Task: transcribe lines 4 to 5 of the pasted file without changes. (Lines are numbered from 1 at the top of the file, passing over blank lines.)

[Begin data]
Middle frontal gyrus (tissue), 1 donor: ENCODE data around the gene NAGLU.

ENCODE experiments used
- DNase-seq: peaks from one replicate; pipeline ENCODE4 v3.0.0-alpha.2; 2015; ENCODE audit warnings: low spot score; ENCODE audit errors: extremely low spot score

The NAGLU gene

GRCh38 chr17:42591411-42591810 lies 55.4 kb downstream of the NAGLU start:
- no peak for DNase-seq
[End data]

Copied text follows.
The NAGLU gene

GRCh38 chr17:42591411-42591810 lies 55.4 kb downstream of the NAGLU start: